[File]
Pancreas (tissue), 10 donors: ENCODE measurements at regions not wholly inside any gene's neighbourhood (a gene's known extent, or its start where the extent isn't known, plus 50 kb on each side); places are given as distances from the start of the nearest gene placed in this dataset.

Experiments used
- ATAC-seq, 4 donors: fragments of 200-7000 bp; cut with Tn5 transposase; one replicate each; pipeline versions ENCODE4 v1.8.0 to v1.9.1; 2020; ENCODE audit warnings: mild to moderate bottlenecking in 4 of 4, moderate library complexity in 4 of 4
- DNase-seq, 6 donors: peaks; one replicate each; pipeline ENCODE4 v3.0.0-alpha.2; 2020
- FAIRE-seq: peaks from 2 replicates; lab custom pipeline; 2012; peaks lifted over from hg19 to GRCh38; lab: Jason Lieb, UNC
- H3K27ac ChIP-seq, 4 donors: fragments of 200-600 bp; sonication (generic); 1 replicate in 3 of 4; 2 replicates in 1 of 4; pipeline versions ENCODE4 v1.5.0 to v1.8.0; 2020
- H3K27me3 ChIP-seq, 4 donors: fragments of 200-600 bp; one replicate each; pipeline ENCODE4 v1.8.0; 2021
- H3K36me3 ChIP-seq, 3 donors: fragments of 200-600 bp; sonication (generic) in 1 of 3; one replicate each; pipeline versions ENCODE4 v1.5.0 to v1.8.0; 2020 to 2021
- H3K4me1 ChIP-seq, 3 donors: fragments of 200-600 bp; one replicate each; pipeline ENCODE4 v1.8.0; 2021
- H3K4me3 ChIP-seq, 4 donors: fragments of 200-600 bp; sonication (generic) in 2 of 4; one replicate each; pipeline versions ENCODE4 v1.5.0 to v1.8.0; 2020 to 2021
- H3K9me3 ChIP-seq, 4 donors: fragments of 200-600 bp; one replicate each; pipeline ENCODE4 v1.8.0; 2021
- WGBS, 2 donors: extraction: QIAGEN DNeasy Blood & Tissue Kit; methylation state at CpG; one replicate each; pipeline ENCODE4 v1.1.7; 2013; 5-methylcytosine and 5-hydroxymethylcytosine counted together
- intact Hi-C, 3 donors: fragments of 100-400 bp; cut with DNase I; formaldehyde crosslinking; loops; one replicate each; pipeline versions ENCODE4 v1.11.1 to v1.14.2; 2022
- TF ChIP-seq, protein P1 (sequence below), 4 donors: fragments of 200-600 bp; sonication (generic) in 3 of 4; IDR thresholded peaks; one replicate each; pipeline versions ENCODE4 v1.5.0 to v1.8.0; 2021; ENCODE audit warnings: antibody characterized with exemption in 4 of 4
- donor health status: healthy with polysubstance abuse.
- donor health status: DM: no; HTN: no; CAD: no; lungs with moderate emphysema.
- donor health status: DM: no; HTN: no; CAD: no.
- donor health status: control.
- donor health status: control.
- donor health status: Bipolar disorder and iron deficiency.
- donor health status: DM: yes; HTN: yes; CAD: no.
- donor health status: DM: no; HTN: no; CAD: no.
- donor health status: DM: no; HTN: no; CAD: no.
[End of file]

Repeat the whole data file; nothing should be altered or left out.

Pancreas (tissue), 10 donors: ENCODE measurements at regions not wholly inside any gene's neighbourhood (a gene's known extent, or its start where the extent isn't known, plus 50 kb on each side); places are given as distances from the start of the nearest gene placed in this dataset.

Experiments used
- ATAC-seq, 4 donors: fragments of 200-7000 bp; cut with Tn5 transposase; one replicate each; pipeline versions ENCODE4 v1.8.0 to v1.9.1; 2020; ENCODE audit warnings: mild to moderate bottlenecking in 4 of 4, moderate library complexity in 4 of 4
- DNase-seq, 6 donors: peaks; one replicate each; pipeline ENCODE4 v3.0.0-alpha.2; 2020
- FAIRE-seq: peaks from 2 replicates; lab custom pipeline; 2012; peaks lifted over from hg19 to GRCh38; lab: Jason Lieb, UNC
- H3K27ac ChIP-seq, 4 donors: fragments of 200-600 bp; sonication (generic); 1 replicate in 3 of 4; 2 replicates in 1 of 4; pipeline versions ENCODE4 v1.5.0 to v1.8.0; 2020
- H3K27me3 ChIP-seq, 4 donors: fragments of 200-600 bp; one replicate each; pipeline ENCODE4 v1.8.0; 2021
- H3K36me3 ChIP-seq, 3 donors: fragments of 200-600 bp; sonication (generic) in 1 of 3; one replicate each; pipeline versions ENCODE4 v1.5.0 to v1.8.0; 2020 to 2021
- H3K4me1 ChIP-seq, 3 donors: fragments of 200-600 bp; one replicate each; pipeline ENCODE4 v1.8.0; 2021
- H3K4me3 ChIP-seq, 4 donors: fragments of 200-600 bp; sonication (generic) in 2 of 4; one replicate each; pipeline versions ENCODE4 v1.5.0 to v1.8.0; 2020 to 2021
- H3K9me3 ChIP-seq, 4 donors: fragments of 200-600 bp; one replicate each; pipeline ENCODE4 v1.8.0; 2021
- WGBS, 2 donors: extraction: QIAGEN DNeasy Blood & Tissue Kit; methylation state at CpG; one replicate each; pipeline ENCODE4 v1.1.7; 2013; 5-methylcytosine and 5-hydroxymethylcytosine counted together
- intact Hi-C, 3 donors: fragments of 100-400 bp; cut with DNase I; formaldehyde crosslinking; loops; one replicate each; pipeline versions ENCODE4 v1.11.1 to v1.14.2; 2022
- TF ChIP-seq, protein P1 (sequence below), 4 donors: fragments of 200-600 bp; sonication (generic) in 3 of 4; IDR thresholded peaks; one replicate each; pipeline versions ENCODE4 v1.5.0 to v1.8.0; 2021; ENCODE audit warnings: antibody characterized with exemption in 4 of 4
- donor health status: healthy with polysubstance abuse.
- donor health status: DM: no; HTN: no; CAD: no; lungs with moderate emphysema.
- donor health status: DM: no; HTN: no; CAD: no.
- donor health status: control.
- donor health status: control.
- donor health status: Bipolar disorder and iron deficiency.
- donor health status: DM: yes; HTN: yes; CAD: no.
- donor health status: DM: no; HTN: no; CAD: no.
- donor health status: DM: no; HTN: no; CAD: no.